Powell v. Alabama
|Powell v. Alabama
|Powell v. Alabama on Wikipedia, the free encyclopedia.Powell v. Alabama 287 U.S. 45 (1932) was a United States Supreme Court decision which determined that in a capital trial, the defendant must be given access to counsel upon his or her own request. — Excerpted from|
1. The rule denying the aid of counsel to persons charged with felony, which (except as to legal questions) existed in England [p46] when our Constitution was formed, was rejected in this country by the Colonies before the Declaration of Independence, and is not a test of whether the right to counsel in such cases is embraced in the guarantee of "due process of law." P. 65.
2. The rule that no part of the Constitution shall be treated as superfluous is an aid to construction which, in some instances, may be conclusive, but which must yield to more compelling considerations whenever they exist. P. 67.
3. The fact that the right of an accused person to have counsel for his defense was guaranteed expressly (as respects the federal Government) by the Sixth Amendment, notwithstanding the presence of the due process clause in the Fifth Amendment, does not exclude that right from the concept "due process of law." Pp. 66-68.
4. The right of the accused, at least in a capital case, to have the aid of counsel for his defense, which includes the right to have sufficient time to advise with counsel and to prepare a defense, is one of the fundamental rights guaranteed by the due process clause of the Fourteenth Amendment. Pp. 68-71.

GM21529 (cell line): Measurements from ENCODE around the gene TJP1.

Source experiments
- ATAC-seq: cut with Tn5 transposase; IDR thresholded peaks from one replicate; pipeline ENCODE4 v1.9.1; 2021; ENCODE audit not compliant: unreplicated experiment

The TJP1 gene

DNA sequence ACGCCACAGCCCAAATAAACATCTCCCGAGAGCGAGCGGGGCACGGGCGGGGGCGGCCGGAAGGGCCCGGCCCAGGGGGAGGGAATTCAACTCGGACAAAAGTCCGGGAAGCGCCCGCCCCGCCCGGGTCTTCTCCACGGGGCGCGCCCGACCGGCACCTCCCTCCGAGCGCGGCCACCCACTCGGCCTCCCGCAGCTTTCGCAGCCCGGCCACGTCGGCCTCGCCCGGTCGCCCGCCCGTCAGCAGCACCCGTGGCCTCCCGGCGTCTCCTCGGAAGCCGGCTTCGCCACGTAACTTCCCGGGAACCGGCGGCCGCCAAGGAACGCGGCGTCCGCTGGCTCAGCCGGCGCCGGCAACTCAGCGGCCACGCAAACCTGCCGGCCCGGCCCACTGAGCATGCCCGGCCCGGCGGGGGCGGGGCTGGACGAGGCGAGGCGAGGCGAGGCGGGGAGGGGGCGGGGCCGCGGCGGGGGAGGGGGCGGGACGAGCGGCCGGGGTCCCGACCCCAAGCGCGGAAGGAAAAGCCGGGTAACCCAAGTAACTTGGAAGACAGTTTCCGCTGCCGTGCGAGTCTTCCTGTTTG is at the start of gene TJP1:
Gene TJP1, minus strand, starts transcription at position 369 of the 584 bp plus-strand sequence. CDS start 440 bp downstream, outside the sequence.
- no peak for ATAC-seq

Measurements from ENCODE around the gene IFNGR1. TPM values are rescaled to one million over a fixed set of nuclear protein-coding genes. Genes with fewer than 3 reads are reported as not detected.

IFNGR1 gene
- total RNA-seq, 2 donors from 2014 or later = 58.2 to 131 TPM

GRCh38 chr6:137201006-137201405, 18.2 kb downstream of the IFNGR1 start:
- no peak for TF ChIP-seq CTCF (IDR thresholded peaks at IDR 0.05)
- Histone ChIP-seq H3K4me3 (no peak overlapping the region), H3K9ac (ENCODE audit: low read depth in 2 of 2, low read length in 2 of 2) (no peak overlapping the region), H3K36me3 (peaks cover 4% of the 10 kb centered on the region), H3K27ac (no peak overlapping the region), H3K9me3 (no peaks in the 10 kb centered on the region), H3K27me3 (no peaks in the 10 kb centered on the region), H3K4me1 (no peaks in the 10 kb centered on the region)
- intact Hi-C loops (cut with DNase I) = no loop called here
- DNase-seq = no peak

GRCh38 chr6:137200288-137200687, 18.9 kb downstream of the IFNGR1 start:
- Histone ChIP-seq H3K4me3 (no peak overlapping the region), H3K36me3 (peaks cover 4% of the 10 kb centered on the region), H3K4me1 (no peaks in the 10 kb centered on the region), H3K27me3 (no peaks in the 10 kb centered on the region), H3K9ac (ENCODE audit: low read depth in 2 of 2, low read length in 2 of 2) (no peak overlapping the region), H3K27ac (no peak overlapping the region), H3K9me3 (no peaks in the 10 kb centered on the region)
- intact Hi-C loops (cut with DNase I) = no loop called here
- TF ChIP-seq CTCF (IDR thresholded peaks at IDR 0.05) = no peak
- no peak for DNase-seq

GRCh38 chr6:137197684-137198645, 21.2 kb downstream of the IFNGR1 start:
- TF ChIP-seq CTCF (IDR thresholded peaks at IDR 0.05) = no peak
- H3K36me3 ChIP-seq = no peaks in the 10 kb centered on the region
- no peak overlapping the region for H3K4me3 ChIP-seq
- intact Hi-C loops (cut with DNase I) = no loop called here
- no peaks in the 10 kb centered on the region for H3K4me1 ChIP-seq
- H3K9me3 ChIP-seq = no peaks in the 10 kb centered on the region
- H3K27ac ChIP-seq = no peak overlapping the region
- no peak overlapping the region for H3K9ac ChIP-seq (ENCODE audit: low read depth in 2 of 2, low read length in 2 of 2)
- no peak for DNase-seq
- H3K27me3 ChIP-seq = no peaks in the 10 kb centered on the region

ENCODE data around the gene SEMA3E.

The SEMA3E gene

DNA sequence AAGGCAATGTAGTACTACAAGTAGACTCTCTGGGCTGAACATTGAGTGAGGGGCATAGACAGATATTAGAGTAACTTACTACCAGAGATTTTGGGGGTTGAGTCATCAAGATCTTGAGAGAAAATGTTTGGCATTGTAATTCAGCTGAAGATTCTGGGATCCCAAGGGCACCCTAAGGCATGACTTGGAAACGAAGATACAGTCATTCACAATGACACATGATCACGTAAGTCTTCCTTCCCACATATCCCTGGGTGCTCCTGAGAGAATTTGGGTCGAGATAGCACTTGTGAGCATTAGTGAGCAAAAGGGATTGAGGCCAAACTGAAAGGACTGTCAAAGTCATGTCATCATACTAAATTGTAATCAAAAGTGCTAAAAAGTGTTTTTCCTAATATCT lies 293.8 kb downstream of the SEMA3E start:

5. In a capital case, where the defendant is unable to employ counsel and is incapable of making his own defense adequately because of ignorance, feeble-mindedness, illiteracy or the like, it is the duty of the court, whether requested or not, to assign counsel for him as a necessary requisite of due process of law, and that duty is not discharged by an assignment at such a time and under such circumstances as to preclude the giving of effective aid in the preparation and trial of the case. P. 71.
6. In a case such as this, the right to have counsel appointed, when necessary, is a logical corollary to the right to be heard by counsel. P. 72.
7. In such circumstances, the trial court has power, even in the absence of statute, to appoint an attorney for the accused, and the attorney, as an officer of the court, is bound to serve. P. 73.
CERTIORARI, 286 U.S. 540, to review judgments affirming sentences to death based upon convictions for rape. There was one indictment against these petitioners and two other persons. The petitioners were tried in three groups, as shown in the caption, pursuant to an order of severance obtained by the State. [p49]